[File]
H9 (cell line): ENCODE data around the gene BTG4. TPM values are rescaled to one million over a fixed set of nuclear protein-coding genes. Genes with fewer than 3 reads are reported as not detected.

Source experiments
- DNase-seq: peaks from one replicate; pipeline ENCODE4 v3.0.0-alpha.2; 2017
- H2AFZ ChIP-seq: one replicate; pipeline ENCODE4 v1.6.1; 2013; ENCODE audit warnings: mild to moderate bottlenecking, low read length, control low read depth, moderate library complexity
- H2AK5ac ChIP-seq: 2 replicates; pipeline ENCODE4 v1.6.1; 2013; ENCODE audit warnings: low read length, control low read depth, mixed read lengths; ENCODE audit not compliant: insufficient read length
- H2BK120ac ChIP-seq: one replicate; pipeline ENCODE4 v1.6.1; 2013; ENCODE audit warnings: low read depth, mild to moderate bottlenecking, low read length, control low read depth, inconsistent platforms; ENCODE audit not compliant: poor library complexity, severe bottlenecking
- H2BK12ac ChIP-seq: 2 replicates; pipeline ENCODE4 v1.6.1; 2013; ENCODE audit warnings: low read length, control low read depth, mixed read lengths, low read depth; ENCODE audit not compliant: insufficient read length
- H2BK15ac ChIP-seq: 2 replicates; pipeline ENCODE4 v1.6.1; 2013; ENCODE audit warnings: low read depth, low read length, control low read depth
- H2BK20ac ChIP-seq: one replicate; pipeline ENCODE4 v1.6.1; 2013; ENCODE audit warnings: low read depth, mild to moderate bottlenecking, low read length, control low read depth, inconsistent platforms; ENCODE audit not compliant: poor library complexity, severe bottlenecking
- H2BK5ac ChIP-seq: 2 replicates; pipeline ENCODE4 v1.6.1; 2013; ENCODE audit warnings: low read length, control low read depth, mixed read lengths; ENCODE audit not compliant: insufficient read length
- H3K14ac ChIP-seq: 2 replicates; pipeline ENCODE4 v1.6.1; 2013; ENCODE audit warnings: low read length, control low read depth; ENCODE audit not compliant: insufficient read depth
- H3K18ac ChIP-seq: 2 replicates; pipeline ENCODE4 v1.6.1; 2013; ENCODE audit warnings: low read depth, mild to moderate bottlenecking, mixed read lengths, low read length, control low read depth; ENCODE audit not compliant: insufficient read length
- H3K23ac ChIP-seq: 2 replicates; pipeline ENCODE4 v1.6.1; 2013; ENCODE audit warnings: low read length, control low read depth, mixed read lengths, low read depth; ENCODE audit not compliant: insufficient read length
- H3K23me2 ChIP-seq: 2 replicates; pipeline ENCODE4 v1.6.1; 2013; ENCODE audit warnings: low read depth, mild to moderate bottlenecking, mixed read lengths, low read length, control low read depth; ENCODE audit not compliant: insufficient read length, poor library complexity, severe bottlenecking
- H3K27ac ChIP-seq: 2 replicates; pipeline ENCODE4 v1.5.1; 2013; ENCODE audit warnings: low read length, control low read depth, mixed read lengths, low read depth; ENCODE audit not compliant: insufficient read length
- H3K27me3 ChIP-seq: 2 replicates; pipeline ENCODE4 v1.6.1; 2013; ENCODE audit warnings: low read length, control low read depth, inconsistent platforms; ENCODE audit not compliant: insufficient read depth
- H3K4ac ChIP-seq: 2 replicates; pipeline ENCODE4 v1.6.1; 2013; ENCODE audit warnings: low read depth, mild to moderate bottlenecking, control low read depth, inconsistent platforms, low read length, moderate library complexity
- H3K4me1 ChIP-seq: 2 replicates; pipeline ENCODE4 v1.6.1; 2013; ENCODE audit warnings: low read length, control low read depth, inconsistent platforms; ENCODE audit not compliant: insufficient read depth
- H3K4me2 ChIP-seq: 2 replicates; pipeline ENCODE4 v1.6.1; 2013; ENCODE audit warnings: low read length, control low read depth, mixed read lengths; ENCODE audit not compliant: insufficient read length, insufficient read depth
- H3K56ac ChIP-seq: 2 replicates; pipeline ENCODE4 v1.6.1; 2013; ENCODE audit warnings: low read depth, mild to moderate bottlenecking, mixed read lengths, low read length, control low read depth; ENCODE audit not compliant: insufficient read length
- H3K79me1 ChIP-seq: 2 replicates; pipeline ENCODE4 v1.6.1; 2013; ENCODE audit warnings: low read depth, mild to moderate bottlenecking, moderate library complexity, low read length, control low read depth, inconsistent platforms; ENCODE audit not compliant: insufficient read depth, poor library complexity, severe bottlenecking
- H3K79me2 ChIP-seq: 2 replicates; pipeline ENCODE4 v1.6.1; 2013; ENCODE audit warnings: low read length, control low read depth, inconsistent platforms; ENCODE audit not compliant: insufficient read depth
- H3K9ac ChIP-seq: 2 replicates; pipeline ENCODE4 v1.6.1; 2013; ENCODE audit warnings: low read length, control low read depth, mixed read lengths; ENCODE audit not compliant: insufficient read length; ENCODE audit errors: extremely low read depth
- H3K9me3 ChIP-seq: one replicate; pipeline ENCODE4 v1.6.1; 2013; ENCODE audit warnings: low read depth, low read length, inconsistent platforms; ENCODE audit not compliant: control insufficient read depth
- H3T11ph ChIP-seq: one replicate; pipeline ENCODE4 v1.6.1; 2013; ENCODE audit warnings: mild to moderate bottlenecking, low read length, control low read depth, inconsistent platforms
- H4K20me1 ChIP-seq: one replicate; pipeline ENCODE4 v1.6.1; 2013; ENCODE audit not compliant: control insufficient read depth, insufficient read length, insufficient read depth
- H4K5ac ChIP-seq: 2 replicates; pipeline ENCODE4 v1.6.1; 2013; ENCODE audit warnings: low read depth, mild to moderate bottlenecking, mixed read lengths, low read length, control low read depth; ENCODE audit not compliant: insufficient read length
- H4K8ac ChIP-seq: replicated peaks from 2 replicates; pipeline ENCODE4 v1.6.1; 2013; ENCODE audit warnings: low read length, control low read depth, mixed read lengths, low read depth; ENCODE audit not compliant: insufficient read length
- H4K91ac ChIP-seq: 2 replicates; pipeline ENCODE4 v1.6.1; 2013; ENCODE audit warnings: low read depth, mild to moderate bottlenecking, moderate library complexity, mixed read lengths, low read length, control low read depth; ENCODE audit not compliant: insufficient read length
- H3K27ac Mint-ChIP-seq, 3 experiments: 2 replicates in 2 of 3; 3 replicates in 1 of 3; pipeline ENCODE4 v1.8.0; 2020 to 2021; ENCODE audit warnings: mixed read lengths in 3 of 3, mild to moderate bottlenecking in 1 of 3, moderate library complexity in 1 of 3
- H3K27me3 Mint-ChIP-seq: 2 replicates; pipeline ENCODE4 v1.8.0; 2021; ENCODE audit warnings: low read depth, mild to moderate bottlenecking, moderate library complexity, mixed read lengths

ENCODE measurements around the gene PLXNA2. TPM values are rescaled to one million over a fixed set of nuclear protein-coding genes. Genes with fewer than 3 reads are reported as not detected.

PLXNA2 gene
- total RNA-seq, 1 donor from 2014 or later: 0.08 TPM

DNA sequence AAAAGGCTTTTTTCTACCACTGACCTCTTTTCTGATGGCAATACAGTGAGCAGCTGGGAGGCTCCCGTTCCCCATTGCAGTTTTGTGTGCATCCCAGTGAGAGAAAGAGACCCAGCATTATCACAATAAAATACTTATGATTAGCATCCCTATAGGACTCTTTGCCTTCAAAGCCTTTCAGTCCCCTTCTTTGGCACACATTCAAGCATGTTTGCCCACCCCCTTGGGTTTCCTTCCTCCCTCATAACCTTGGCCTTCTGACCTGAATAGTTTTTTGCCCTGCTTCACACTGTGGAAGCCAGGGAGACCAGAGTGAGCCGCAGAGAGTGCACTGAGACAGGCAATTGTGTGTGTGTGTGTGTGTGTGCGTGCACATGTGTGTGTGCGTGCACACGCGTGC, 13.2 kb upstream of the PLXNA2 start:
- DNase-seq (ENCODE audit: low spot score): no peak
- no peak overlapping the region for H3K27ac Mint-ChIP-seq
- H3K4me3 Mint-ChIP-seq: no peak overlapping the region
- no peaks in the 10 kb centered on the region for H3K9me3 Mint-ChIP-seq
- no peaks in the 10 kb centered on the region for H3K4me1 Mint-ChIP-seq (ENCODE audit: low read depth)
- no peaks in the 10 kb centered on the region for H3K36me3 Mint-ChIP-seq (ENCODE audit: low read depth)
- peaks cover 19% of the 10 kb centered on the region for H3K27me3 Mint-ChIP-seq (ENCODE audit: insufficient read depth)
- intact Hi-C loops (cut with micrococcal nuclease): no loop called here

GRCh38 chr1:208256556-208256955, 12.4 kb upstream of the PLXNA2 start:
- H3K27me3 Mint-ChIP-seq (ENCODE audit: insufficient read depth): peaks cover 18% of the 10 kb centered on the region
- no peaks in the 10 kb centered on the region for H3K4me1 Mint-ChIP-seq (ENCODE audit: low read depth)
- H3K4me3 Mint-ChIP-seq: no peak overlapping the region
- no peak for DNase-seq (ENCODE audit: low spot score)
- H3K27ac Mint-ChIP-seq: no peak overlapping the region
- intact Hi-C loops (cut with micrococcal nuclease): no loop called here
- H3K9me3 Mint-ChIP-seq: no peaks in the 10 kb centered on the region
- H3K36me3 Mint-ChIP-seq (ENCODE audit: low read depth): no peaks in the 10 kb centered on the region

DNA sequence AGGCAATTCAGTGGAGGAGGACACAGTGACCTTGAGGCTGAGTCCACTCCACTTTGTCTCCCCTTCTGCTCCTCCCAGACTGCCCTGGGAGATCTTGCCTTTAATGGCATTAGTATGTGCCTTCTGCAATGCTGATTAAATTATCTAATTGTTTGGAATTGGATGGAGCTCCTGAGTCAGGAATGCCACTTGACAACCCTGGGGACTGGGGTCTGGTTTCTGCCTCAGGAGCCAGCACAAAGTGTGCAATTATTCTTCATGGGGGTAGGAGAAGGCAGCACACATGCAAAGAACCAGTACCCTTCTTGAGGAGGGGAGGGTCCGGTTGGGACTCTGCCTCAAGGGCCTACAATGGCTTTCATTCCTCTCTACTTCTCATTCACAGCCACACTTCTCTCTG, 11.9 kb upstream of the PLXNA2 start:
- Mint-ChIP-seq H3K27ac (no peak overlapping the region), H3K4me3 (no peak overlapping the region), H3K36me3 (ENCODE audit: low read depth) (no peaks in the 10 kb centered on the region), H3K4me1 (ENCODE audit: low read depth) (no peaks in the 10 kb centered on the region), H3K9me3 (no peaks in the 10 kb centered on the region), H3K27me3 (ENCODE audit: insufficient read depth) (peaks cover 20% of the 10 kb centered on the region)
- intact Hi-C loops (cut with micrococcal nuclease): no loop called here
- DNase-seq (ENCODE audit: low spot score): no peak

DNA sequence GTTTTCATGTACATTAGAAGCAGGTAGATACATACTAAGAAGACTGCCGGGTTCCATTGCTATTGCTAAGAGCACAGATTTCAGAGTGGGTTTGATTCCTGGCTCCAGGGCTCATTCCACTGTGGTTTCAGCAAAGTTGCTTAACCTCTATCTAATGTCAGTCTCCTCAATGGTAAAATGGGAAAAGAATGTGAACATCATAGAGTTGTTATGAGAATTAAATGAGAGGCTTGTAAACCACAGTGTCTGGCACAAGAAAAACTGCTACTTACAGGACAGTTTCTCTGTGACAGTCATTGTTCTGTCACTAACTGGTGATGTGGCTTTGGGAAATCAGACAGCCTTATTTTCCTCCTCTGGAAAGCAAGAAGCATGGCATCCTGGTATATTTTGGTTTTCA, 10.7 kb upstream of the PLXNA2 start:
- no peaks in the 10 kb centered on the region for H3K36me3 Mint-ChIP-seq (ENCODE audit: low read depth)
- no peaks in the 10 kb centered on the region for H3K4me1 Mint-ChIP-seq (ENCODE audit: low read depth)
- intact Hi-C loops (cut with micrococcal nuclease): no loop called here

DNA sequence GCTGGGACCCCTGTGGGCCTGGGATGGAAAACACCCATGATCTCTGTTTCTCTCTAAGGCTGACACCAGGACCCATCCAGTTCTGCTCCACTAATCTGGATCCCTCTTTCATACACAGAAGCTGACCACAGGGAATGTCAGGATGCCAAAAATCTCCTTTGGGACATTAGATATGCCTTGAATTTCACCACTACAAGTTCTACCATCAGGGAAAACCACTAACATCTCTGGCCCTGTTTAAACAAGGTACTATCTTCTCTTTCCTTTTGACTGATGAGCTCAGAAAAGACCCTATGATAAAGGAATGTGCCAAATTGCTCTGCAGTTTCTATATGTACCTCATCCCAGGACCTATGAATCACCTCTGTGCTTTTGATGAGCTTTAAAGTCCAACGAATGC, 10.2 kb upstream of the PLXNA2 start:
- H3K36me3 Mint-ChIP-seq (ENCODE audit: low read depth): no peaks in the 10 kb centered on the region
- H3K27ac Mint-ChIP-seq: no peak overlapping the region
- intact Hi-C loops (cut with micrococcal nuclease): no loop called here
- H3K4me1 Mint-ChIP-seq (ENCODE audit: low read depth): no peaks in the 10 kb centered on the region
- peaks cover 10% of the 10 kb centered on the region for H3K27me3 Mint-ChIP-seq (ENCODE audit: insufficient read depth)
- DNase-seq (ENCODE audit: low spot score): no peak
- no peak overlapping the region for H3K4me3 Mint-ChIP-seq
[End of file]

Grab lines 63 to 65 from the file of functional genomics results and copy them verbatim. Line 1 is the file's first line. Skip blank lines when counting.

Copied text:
- H3K27ac Mint-ChIP-seq: no peak overlapping the region
- intact Hi-C loops (cut with micrococcal nuclease): no loop called here
- H3K4me1 Mint-ChIP-seq (ENCODE audit: low read depth): no peaks in the 10 kb centered on the region